Author: Kurt Greenbaum

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About Kurt Greenbaum

As communications director for the Olin Business School, my job is to find and share great stories about our students, faculty, staff, and alumni. I'm also on the U College faculty in the journalism sequence. My background includes a stint at the Consortium for Graduate Study in Management and as a journalist for the St. Louis Post-Dispatch, Sun-Sentinel in South Florida and the Chicago Tribune.


Joseph Polikkottil, MBA
Grey Matter Dialogues

Grey Matter Dialogues

A three-year journey to tell the story of where technology is headed has concluded for Olin MBA student Joseph Polikkottil with the publication of his new book, Grey Matter Dialogues: A Journey on Economics and History of Science and Technology.

The 185-page book covers a wide array of technological landscapes, from food to data storage, and transportation to finance.

With intriguing chapters such as “The Curious Case of Smart Contracts” and “Where Are We Evolving To?” Polikkottil leverages his pre-Olin expertise in financial technology with 5nance.com, his background in banking with Citibank, and his education in mechanical engineering from the National Institute of Technology in Calicut and the National Institute of Industrial Engineering in Mumbai.

“In terms of writing a book, I always wanted to do something on technology,” said Polikkottil, MBA ’19. “I spoke to a lot of professors, a lot of internet enthusiasts. They gave me a lot of insights into how the topics should be selected.”

“The audience is people interested in learning about how technology is moving ahead,” he said, “and those who like to understand what technology is really about, what they should look for in the future.”

Polikkottil started working on the book in 2014, took about two years to finish writing it, and the rest of the time getting it published. It was released in October.

He came to Olin to get his MBA after working at 5nance.com and decided he wanted to delve further into entrepreneurship in the fintech space. He concluded WashU is where he’d get the best preparation.

“After I was doing my fintech startup, I got quite excited about St. Louis,” he said. “There’s a lot of activity in fintech.”




Chad Ham and his paper on narcissism in CFOs.

Does a CFO with an outsized signature make more questionable choices while keeping the company books? According to Olin professor Chad Ham, the answer is yes.

Researchers connected the dots between the size of a CFO’s signature, the CFO’s level of narcissism, and the quality of their firm’s financial reporting in a recently published paper in the Journal of Accounting Research.

The authors’ research showed a link between large signatures and higher levels of narcissism. From there, they showed that “narcissistic CFOs are less likely to recognize losses in a timely manner…consistent with a willingness to cover up past mistakes.”

That paper, published in December, was part of a one-two punch Ham and his collaborators delivered linking management results from both CFOs and CEOs with their level of narcissism. A second paper focused on CEOs has been accepted for publication in the Review of Accounting Studies.

Unique approach to measuring personality

“Part of what’s unique about our research is how we’re capturing narcissism,” said Ham, an assistant professor of accounting at Olin. Because, of course, they couldn’t ask top corporate executives to submit to a personality test, signature size became a proxy for their level of self-love.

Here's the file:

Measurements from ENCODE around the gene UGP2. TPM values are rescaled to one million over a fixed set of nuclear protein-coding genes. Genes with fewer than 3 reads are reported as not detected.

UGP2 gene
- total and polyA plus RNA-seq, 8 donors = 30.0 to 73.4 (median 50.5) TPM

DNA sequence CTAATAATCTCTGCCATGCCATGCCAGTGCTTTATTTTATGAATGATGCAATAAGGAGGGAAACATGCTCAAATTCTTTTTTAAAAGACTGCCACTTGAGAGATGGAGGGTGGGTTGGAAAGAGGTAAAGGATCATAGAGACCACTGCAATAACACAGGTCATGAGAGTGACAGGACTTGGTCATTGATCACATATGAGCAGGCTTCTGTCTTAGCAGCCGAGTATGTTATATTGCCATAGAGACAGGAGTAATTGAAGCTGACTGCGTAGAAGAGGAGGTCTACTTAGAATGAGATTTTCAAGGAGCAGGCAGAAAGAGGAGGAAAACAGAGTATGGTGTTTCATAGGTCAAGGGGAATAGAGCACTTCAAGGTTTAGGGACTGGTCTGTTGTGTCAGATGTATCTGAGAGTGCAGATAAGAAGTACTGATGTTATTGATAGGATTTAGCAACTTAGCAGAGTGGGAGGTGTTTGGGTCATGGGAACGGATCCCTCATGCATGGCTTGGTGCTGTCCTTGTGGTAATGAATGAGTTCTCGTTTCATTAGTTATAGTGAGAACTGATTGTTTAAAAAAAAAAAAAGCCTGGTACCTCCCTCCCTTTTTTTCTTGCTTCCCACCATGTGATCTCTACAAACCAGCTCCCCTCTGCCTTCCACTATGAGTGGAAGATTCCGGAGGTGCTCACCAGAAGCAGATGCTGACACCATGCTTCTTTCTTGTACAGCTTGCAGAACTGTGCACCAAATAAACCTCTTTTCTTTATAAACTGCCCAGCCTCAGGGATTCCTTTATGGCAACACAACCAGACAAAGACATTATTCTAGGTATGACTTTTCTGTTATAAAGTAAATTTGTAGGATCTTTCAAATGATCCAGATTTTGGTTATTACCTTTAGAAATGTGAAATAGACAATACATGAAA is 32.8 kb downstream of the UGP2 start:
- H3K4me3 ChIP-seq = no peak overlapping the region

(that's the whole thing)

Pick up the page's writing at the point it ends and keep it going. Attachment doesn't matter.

Ham, along with researchers from the University of North Carolina at Chapel Hill and the University of Maryland, College Park, staged a laboratory experiment to confirm previous research linking signature size and narcissism.

The researchers paired student volunteers and asked them to allocate $5 between themselves and their anonymous partners. Each was given a default allocation of $2.50. The students could stay with the default amount or decide to keep a larger or smaller amount for themselves—knowing that their anonymous partner was given the same task. After that assignment, the students had to fill out a personality test and sign their names.

The results confirmed that the students with larger signatures tended to be more narcissistic and, Ham said, “the more narcissistic participants were more likely to keep a larger share of that $5 endowment for themselves—to misreport their default allocation.”

The researchers then expanded their view with a field experiment reviewing data from more than 500 companies whose CFOs’ notarized signatures could be found on public SEC documents.

“We were able to show a relationship between CFO narcissism and aggressive financial reporting choices,” Ham said. The errors or misreporting took the form of overly aggressive accrual choices; a higher-than-expected level of restatements; and real activities (such as slashing advertising expenses near the end of a year to depress expenses and increase earnings).

Confirming results

Ham and the research team also compared the performance of the companies before and after the CFO was appointed. In the case of the narcissistic CFOs, Ham said, “the firms became more aggressive when these CFOs were appointed.”

The researchers found much the same pattern in the CEO study due for publication in the Review of Accounting Studies. Though not directly responsible for the financial reporting in the company, the paper shows that narcissistic CEOs—those with larger signatures—tended to over-invest in riskier projects and received higher compensation in spite of poorer financial performance.

So, should corporate boards just steer clear of CEOs and CFOs who sign their John Hancock like…well, John Hancock?

Ham says no. It’s not that simple.

“The purpose of our work isn’t to advocate for signature size as a measure of narcissism. It’s to study how executive narcissism affects firm behavior.”

A narcissistic CFO might benefit the company in other ways—ways that aren’t measured in this study.